The Indian Army has stood its ground and talks between India and China at the military and diplomatic levels are taking place, and as Chief of Defence Staff Gen. Bipin Rawat has indicated, the dialogue would be a long drawn-out one because of the complexity of the situation at the LAC.
All that we can say of the response of Prime Minister Narendra Modi’s government to the unfolding of these stressful and sometimes traumatic turn of events is that they tried to cope with it as best as they could, though there have been acute shortcomings in policy and administrative responses.
The relief packages provided by the government in terms of the supply of free foodgrains through the public distribution system and the cash, what little of it that there was of it, that was deposited in the bank accounts of many of the poor, the elderly and women, and the farmers, and the medical facilities for quarantine and treatment that the administrations tried to provide were a great help.
People are indeed grateful to the government though they are acutely aware that they will have a tough time in picking up the threads of their pre-Covid life and that they must do it on their own.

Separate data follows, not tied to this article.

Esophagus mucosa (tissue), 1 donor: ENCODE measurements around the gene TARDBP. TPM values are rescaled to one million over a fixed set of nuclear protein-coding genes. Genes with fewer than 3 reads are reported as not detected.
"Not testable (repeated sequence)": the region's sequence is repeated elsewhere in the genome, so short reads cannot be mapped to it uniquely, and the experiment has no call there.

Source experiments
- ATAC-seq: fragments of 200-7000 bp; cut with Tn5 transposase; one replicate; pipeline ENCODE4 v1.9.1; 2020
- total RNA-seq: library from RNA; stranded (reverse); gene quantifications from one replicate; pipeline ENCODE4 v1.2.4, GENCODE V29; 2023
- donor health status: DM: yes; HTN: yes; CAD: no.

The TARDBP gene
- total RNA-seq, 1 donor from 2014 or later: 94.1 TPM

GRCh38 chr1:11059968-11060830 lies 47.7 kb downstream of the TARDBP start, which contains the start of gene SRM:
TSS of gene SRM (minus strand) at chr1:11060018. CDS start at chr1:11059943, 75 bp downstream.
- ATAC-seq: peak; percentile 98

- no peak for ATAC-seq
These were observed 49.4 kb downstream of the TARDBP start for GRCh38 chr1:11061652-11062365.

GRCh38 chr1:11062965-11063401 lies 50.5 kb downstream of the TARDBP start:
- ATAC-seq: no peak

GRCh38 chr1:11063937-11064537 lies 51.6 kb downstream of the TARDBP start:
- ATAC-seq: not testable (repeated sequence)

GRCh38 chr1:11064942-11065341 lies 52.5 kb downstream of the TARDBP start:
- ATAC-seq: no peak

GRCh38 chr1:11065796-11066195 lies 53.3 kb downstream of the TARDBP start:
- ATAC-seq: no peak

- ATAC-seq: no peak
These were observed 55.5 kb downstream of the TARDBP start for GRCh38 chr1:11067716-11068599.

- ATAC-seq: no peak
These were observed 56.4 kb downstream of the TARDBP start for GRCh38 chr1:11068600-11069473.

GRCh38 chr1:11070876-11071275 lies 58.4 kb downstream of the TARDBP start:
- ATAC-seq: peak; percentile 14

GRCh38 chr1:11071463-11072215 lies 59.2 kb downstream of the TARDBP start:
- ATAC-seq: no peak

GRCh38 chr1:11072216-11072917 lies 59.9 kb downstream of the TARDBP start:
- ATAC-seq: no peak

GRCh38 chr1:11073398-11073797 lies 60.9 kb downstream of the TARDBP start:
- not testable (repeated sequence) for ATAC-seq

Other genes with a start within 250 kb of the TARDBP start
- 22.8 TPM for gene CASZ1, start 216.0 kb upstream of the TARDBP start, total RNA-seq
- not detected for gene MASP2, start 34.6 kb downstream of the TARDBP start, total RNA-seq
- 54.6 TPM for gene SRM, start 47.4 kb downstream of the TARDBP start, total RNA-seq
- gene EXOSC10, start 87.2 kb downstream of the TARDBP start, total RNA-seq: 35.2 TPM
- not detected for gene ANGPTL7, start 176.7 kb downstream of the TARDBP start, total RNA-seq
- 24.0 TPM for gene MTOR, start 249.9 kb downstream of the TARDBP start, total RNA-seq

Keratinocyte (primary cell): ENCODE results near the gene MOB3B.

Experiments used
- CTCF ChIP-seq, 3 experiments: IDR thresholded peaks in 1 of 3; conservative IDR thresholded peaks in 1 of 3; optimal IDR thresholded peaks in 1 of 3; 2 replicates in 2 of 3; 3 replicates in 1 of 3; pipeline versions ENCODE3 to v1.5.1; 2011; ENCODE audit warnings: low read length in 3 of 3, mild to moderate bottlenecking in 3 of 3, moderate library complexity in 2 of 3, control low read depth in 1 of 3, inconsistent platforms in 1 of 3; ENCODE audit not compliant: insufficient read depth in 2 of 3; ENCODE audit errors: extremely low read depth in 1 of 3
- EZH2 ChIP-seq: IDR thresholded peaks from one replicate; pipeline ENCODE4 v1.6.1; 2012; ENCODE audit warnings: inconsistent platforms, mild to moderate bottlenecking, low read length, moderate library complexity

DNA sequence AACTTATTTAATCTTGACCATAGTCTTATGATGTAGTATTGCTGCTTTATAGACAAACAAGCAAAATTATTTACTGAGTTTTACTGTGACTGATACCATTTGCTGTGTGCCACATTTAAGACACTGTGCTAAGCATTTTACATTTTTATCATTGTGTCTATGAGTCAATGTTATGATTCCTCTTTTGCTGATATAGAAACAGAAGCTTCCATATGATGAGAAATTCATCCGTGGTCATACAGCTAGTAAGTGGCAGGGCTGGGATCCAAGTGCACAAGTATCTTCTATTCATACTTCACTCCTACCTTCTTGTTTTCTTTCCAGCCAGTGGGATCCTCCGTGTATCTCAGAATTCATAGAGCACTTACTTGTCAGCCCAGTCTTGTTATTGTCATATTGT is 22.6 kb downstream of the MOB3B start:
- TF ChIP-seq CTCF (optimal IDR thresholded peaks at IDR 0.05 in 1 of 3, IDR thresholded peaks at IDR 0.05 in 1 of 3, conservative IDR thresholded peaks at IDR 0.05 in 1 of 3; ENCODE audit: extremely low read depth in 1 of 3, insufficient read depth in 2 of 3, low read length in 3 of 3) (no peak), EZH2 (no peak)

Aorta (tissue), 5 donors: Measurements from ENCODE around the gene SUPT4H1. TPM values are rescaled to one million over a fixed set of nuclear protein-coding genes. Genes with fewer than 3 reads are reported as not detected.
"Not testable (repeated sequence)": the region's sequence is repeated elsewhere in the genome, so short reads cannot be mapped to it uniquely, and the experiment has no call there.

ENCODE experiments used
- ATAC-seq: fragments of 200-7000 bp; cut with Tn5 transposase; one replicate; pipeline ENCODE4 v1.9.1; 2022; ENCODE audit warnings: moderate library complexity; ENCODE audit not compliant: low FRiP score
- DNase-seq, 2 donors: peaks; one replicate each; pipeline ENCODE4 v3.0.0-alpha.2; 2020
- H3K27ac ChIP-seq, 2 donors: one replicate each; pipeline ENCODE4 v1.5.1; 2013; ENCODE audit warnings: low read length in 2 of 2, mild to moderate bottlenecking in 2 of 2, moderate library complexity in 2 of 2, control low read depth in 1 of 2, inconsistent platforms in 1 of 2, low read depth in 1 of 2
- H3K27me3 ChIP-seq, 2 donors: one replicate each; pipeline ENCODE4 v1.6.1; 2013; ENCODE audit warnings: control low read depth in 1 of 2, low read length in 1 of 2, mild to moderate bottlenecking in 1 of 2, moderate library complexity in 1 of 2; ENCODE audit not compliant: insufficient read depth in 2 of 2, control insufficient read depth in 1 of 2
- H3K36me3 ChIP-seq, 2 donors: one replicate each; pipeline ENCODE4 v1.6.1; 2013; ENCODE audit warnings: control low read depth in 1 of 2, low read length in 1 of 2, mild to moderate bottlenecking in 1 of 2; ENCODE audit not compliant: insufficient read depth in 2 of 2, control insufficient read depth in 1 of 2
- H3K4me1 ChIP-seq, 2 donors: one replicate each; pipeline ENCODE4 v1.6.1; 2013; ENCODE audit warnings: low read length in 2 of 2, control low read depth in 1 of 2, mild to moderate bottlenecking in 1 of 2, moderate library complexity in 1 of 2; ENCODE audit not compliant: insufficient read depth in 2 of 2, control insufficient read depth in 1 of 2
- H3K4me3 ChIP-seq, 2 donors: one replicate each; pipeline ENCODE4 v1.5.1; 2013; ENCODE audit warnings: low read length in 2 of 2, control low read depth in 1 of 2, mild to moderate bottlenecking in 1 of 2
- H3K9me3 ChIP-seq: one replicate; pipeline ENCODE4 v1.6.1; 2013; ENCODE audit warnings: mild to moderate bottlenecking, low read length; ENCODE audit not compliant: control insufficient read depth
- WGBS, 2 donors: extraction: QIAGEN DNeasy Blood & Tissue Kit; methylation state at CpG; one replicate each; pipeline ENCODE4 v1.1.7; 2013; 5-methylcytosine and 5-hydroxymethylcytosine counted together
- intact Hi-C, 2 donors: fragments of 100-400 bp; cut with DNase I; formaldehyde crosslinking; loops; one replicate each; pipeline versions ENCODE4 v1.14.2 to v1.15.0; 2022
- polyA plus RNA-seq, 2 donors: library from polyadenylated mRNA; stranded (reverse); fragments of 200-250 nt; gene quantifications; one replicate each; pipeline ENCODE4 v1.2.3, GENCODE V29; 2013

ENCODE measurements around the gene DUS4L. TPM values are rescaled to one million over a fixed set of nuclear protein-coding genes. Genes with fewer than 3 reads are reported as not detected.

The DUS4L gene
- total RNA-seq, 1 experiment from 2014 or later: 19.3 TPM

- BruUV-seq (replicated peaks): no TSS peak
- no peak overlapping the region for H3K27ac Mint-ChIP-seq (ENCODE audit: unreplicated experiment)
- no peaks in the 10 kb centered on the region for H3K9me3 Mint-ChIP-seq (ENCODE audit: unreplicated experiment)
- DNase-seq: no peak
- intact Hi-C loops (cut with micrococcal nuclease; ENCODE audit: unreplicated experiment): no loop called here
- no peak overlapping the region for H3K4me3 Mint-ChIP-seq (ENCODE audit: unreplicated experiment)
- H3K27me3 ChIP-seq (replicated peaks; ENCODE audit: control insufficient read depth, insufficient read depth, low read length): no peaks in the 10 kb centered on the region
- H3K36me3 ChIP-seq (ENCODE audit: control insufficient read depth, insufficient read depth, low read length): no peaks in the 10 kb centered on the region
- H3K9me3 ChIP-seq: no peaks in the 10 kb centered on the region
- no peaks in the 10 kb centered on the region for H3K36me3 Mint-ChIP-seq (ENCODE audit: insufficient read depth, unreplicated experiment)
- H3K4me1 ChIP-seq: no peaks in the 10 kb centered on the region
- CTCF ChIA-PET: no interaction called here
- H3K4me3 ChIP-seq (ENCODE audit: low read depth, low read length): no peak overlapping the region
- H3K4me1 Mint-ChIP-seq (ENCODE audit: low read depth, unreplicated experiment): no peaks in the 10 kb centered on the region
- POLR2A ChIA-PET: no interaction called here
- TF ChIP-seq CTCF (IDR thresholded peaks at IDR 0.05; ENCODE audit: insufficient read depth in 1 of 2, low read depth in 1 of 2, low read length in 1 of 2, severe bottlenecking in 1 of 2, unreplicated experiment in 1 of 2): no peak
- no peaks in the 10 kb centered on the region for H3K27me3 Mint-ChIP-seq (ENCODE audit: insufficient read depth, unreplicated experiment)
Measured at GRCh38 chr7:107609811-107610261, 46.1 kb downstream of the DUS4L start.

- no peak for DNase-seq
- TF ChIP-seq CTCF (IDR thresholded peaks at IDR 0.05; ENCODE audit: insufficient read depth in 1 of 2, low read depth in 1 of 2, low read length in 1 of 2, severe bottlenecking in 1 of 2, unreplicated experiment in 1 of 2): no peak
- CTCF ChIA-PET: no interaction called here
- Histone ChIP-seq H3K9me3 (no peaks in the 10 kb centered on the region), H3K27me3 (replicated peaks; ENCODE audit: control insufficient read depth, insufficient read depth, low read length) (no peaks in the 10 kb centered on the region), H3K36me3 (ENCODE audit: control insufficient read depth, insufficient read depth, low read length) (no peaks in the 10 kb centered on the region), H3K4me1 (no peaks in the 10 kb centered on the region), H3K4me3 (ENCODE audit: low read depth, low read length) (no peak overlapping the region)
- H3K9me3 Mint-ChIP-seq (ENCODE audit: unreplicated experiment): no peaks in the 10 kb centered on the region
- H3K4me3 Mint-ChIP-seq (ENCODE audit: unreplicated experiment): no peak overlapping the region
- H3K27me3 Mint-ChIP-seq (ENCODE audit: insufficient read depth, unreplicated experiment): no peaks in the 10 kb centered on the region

It is the governments that are less than clear-eyed, less than tough, and less than honest compared to ordinary people. And this Independence Day, it is the immature swagger of the governments, especially that of Prime Minister Modi and his colleagues, that will strike the wrong note in these troubling days.
But neither the Prime Minister nor his colleagues are willing to respect the sombre mood of the Indian public with the constant public banter of their tenuous achievements, displaying utter insensitivity which is a sign of the arrogance of those in power.
The Modi government seem to believe that the help they offered to people during the Covid-19 crisis is largesse doled out by generous rulers. And they expect the people to be grateful to the government.